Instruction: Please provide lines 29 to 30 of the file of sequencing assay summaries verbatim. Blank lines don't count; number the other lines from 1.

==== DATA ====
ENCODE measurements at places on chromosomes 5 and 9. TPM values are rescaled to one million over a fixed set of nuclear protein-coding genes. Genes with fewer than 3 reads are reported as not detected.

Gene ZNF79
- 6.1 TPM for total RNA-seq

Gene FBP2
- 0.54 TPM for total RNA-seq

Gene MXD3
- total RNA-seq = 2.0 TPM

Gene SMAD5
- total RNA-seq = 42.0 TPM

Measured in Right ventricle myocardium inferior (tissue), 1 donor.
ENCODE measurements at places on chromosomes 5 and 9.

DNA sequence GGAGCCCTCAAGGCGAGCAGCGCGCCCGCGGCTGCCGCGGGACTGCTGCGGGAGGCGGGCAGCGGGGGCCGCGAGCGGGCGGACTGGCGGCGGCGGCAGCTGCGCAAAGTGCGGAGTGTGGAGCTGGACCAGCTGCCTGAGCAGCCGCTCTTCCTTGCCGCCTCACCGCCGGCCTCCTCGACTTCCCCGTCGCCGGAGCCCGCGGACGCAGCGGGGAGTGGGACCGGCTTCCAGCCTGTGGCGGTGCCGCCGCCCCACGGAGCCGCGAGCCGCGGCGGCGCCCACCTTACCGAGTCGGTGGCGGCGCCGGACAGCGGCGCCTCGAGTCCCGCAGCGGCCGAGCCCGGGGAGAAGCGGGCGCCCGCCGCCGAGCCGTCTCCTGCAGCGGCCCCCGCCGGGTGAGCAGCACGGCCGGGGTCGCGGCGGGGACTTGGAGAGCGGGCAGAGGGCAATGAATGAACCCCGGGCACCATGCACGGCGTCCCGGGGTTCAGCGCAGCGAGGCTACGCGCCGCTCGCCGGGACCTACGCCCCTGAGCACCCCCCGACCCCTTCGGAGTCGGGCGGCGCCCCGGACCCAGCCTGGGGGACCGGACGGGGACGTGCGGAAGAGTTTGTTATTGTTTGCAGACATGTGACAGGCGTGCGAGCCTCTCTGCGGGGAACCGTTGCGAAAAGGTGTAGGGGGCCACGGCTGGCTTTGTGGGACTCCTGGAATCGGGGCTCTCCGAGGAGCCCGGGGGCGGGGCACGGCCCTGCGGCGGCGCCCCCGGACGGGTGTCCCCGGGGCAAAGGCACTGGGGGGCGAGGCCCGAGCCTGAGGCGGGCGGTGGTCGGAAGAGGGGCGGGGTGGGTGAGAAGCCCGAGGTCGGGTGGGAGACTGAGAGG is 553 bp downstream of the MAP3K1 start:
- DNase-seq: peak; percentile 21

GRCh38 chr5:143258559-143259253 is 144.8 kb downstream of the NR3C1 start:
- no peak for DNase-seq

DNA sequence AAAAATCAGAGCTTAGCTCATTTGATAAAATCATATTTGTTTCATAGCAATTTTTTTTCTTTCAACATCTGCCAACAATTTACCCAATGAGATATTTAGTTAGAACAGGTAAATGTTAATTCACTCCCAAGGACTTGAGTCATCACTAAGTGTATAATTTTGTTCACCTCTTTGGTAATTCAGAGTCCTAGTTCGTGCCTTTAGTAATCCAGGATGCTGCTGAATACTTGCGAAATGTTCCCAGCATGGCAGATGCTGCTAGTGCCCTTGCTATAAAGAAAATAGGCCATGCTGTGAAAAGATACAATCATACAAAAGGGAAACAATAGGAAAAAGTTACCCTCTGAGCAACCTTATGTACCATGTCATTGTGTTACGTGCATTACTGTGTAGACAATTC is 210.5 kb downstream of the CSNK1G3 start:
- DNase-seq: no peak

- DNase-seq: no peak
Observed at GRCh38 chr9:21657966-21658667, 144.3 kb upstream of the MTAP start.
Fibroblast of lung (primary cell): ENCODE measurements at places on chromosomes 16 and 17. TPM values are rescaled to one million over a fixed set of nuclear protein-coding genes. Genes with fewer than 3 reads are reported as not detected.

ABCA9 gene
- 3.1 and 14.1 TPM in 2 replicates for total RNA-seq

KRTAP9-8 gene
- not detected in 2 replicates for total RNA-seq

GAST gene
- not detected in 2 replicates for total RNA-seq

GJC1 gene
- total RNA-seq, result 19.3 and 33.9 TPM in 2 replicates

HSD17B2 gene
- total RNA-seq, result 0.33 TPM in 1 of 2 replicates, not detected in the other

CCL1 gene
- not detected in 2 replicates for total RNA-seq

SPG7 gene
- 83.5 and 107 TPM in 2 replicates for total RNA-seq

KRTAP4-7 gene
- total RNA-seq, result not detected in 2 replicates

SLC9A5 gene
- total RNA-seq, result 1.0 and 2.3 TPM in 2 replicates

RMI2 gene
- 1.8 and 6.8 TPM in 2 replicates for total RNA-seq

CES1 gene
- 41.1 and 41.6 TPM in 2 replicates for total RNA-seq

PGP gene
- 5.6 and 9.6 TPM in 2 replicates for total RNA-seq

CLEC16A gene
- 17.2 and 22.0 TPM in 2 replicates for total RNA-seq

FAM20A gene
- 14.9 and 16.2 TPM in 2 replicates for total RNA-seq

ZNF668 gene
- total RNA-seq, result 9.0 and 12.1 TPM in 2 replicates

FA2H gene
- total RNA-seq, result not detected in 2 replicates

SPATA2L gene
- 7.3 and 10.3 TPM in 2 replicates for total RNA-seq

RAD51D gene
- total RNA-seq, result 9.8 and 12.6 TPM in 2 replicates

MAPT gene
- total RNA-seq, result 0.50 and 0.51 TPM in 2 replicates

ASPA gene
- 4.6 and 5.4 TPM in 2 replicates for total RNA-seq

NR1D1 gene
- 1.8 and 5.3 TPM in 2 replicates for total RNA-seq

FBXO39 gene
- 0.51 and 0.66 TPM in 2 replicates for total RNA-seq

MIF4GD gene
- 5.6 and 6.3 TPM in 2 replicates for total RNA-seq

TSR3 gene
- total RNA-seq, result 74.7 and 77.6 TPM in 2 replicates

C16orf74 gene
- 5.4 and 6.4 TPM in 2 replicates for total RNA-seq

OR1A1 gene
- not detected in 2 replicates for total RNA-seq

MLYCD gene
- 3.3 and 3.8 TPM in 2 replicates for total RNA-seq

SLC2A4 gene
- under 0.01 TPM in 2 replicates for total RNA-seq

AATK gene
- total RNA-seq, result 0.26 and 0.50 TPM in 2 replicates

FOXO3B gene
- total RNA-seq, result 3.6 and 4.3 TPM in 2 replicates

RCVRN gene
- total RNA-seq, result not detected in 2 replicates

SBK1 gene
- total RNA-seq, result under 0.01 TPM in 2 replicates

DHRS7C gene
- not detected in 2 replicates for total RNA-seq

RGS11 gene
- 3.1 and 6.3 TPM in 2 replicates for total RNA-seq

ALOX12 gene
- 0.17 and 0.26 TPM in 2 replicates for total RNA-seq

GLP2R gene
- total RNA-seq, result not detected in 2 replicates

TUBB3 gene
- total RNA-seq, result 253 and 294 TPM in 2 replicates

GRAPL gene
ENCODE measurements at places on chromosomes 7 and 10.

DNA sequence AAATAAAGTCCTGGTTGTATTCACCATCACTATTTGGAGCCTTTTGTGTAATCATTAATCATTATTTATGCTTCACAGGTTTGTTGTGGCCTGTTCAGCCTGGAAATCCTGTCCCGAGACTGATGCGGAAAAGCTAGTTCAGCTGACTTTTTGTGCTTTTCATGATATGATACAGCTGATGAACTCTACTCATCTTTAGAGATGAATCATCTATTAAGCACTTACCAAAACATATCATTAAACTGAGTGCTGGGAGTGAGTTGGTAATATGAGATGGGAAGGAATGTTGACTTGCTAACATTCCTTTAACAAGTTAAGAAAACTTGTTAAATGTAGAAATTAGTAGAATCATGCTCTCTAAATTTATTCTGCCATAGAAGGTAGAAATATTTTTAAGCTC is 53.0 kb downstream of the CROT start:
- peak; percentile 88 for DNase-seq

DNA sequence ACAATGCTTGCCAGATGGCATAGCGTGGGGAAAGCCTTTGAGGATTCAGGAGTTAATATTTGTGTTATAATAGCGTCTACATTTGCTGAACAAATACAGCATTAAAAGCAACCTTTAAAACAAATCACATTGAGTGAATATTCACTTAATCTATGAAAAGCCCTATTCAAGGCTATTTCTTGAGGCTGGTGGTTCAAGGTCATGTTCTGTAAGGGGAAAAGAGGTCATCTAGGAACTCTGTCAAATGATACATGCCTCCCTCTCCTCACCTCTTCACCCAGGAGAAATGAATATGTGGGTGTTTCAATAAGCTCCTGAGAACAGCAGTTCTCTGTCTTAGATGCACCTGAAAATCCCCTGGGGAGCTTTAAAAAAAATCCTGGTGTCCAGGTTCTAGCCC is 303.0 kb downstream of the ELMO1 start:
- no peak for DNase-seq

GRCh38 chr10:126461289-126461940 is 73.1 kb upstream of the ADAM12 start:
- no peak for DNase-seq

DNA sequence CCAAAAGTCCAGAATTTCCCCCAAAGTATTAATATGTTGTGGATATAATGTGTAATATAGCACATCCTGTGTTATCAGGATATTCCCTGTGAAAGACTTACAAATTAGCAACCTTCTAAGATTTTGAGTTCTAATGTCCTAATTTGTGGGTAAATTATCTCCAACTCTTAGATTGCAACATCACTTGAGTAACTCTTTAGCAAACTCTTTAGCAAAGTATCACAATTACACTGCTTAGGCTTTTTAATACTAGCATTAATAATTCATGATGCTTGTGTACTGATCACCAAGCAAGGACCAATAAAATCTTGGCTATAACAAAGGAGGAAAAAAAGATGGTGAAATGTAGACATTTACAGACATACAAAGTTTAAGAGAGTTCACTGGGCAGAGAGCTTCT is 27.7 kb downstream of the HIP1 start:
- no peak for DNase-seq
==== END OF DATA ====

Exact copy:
HSD17B2 gene
- total RNA-seq, result 0.33 TPM in 1 of 2 replicates, not detected in the other